Coma A sleep-like state; not conscious. May be due to a high or low level of glucose (sugar) in the blood.
Mentally awake and aware. Knowing what one is doing and why.
The only simple carbohydrate that circulates in the bloodstream. Glucose is the primary fuel used by the brain. It can also be stored in the liver and muscles in a polymer form known as glycogen.
The life-maintaining fluid which is made up of plasma, red blood cells (erythrocytes), white blood cells (leukocytes), and platelets; blood circulates through the body's heart, arteries, veins, and capillaries; it carries away waste matter and carbon dioxide, and brings nourishment, electrolytes, hormones, vitamins, antibodies, heat, and oxygen to the tissues.
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A doctor who sees and takes care of people with heart disease; a heart specialist.
Celiac syndrome (also spelled coeliac syndrome)
An autoimmune disorder of the upper intestinal mucosa that is triggered by cereal proteins, especially wheat gluten, and which leads to a malabsorption of all nutrients, primarily of fat. It can be detected by the presence of anti-transglutaminase antibodies. If these are positive it would be justifiable to take a mucosal biopsy and if this is positive, then dietary treatment is all that is required.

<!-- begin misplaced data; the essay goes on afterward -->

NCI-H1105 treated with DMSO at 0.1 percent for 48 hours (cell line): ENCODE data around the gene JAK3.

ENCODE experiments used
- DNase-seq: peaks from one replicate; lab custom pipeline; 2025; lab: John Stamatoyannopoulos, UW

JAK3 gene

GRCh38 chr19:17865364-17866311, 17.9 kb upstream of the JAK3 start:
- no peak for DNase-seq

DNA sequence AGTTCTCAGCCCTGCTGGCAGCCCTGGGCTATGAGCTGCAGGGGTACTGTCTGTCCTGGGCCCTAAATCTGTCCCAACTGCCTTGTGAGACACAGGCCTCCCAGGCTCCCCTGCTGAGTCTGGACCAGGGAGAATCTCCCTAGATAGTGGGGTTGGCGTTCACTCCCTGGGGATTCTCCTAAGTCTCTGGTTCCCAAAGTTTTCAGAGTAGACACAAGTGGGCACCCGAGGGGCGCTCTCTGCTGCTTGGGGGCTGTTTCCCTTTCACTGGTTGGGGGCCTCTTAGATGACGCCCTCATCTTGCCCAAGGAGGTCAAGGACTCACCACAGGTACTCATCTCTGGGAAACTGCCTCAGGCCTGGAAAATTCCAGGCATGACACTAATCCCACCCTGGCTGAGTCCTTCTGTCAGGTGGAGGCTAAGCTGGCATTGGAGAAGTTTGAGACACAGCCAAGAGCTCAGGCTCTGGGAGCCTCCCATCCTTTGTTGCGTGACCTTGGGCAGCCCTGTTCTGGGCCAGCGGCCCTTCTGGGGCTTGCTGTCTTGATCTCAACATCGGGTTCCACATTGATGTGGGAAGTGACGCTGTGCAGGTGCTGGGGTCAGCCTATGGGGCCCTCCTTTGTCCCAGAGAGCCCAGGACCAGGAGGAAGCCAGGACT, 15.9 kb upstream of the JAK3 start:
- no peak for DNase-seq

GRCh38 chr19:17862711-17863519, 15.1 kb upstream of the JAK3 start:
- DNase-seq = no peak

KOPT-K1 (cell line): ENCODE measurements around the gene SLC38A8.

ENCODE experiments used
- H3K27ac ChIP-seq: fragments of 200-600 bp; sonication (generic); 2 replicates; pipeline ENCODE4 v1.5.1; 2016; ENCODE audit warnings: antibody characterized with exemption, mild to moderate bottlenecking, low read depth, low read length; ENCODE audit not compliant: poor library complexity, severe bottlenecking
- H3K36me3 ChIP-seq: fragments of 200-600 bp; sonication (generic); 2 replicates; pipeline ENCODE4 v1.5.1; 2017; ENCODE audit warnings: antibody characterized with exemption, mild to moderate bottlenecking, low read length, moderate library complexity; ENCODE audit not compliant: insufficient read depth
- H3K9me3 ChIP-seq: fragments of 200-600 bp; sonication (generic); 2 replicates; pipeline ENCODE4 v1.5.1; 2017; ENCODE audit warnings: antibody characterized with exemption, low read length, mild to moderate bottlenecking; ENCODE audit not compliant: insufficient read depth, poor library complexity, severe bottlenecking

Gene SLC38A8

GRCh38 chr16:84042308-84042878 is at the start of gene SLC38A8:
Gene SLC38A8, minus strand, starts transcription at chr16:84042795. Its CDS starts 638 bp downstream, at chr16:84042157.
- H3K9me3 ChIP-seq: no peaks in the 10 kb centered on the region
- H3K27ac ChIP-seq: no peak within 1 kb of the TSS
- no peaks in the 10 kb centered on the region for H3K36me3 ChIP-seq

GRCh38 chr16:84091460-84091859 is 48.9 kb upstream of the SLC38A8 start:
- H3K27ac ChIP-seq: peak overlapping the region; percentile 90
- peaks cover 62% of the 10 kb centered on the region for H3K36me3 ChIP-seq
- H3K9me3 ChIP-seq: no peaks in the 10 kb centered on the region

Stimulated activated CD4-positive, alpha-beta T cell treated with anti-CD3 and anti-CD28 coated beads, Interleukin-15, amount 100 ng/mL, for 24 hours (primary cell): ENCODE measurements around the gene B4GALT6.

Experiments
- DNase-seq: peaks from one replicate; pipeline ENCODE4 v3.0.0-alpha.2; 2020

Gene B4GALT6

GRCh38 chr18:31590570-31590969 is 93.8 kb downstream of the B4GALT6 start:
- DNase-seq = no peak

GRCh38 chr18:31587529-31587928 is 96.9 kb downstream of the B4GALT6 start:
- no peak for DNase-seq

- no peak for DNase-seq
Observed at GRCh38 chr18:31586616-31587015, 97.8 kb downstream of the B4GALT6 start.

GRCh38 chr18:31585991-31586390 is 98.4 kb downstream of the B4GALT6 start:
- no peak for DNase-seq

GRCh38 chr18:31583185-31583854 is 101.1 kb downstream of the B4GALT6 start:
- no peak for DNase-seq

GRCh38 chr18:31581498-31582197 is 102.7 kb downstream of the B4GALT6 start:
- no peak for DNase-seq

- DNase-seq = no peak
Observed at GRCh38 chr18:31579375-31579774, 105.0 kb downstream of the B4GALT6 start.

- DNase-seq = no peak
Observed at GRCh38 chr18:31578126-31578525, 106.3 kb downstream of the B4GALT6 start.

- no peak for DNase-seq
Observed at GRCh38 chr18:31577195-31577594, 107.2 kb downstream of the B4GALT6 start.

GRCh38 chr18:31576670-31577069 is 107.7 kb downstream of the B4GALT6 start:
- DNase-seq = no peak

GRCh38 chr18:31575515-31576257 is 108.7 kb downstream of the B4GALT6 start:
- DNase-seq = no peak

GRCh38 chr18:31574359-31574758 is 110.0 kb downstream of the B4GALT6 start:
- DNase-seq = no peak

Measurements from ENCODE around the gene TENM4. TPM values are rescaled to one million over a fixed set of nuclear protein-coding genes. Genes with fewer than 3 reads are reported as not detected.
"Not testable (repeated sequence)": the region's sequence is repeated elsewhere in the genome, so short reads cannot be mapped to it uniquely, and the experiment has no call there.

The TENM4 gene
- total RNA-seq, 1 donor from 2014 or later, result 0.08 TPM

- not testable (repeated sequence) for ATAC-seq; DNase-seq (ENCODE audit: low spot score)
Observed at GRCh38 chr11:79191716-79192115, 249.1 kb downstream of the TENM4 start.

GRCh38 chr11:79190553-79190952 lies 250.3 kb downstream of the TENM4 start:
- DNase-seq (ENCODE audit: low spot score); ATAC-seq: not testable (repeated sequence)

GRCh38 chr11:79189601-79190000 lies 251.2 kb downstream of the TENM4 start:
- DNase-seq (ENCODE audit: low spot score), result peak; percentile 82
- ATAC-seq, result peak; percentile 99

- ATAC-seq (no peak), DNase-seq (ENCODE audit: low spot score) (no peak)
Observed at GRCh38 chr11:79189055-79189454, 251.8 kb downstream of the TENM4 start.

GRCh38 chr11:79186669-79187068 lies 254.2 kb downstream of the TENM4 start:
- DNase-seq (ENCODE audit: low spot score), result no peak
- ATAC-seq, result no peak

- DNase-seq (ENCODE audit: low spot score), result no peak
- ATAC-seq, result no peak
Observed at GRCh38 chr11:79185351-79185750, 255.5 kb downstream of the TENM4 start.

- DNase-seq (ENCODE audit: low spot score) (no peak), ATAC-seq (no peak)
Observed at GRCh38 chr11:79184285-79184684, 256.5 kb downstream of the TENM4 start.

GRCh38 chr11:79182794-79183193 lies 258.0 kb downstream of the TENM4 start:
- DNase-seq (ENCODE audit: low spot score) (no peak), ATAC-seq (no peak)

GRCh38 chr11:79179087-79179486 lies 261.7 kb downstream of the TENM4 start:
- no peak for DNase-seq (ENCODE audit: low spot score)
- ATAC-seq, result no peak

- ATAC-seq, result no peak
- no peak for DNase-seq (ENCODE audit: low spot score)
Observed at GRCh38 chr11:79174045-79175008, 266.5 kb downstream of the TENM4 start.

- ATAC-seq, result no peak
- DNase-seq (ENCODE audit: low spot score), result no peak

Damage to the blood vessels in the brain, resulting in a stroke. The blood vessels become blocked because of fat deposits or they become thick and hard, blocking the flow of blood to the brain. Sometimes, the blood vessels may burst, resulting in a hemorrhagic stroke. People with diabetes are at higher risk of cerebrovascular disease.
A pill taken to lower the level of glucose (sugar) in the blood. Only some people with noninsulin-dependent diabetes take these pills.
A scientifically controlled study carried out in people, usually to test the effectiveness of a new treatment.
In a coma; not conscious.
Complications of Diabetes
Harmful effects that may happen when a person has diabetes. Some effects, such as hypoglycemia, can happen any time. Others develop when a person has had diabetes for a long time. These include damage to the retina of the eye (retinopathy), the blood vessels (angiopathy), the nervous system (neuropathy), and the kidneys (nephropathy). Studies show that keeping blood glucose levels as close to the normal, nondiabetic range as possible may help prevent, slow, or delay harmful effects to the eyes, kidneys, and nerves.
Problems or conditions that are present at birth.
Congestive Heart Failure
Heart failure caused by loss of pumping power by the heart, resulting in fluids collecting in the body. Congestive heart failure often develops gradually over several years, although it also can happen suddenly. It can be treated by drugs and in some cases, by surgery.
A condition that makes a treatment not helpful or even harmful.
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